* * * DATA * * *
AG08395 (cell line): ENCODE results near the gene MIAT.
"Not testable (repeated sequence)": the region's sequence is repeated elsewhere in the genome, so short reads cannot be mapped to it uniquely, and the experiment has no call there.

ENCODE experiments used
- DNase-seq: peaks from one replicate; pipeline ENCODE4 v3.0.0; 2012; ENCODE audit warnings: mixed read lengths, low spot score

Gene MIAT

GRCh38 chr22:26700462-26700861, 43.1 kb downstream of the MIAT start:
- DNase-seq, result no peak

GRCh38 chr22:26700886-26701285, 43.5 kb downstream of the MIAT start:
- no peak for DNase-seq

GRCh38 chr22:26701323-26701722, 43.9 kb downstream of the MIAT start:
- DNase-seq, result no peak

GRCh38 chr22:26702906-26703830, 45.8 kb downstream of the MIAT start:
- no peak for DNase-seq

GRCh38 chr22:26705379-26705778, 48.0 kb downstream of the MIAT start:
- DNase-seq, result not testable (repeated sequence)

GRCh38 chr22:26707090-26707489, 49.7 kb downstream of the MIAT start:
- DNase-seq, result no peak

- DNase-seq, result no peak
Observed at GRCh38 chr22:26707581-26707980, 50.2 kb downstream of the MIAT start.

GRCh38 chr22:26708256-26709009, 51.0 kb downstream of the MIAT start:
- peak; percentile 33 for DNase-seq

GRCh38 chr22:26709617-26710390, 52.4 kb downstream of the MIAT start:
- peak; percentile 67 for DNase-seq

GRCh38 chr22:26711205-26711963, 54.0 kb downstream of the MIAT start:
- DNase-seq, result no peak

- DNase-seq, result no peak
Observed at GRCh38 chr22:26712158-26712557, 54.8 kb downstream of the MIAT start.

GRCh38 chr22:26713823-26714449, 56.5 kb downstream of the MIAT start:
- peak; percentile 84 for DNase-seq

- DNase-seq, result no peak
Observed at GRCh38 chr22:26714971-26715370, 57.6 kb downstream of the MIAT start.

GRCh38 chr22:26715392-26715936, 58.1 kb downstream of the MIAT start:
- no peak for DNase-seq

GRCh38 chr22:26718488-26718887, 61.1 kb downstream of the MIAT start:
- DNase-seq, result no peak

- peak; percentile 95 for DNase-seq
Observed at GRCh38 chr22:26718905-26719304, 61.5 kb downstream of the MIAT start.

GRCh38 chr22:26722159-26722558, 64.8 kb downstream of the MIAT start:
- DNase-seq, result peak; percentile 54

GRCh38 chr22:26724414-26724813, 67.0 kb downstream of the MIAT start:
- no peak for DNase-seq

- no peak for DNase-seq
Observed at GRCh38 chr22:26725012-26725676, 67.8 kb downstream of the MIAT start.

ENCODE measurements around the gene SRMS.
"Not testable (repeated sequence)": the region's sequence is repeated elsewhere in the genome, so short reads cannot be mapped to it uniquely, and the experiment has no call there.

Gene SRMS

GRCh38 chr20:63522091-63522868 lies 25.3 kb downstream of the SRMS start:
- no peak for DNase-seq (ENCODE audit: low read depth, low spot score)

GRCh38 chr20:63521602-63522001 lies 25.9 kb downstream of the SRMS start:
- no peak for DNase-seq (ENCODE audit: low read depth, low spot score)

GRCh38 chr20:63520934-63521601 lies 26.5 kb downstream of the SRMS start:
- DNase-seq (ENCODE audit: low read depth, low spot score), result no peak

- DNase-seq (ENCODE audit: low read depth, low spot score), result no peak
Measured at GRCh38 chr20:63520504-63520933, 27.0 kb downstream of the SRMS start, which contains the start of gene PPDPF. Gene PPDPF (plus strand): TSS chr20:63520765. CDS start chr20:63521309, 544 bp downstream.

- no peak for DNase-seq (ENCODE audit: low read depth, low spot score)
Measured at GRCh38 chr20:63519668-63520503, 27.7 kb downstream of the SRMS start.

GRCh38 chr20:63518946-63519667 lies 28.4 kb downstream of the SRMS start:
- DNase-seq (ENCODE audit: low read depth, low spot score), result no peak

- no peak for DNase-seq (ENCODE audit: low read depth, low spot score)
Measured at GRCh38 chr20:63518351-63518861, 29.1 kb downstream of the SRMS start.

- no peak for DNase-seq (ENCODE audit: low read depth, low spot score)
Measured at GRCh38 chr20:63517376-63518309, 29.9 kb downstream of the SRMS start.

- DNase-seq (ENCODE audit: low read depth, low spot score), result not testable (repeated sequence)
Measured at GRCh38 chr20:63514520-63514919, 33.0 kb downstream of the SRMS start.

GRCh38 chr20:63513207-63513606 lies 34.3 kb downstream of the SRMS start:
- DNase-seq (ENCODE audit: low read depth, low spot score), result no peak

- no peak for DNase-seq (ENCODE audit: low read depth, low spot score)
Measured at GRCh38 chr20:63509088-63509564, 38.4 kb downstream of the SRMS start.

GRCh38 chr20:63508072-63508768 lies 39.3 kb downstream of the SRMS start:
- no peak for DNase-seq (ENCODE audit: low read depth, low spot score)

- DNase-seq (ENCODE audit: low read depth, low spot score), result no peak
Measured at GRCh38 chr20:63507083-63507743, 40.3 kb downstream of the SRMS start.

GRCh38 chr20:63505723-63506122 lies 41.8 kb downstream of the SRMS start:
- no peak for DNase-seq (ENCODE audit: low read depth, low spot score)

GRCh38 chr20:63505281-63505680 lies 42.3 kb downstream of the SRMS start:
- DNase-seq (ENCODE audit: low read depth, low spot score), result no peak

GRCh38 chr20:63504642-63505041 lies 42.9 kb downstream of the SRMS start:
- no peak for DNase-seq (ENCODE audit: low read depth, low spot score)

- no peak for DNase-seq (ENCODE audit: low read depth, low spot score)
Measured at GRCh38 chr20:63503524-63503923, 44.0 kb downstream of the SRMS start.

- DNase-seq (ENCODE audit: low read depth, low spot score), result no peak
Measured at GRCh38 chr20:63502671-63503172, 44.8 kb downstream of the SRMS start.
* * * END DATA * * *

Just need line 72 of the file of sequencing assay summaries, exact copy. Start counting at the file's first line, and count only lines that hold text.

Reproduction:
Measured at GRCh38 chr20:63507083-63507743, 40.3 kb downstream of the SRMS start.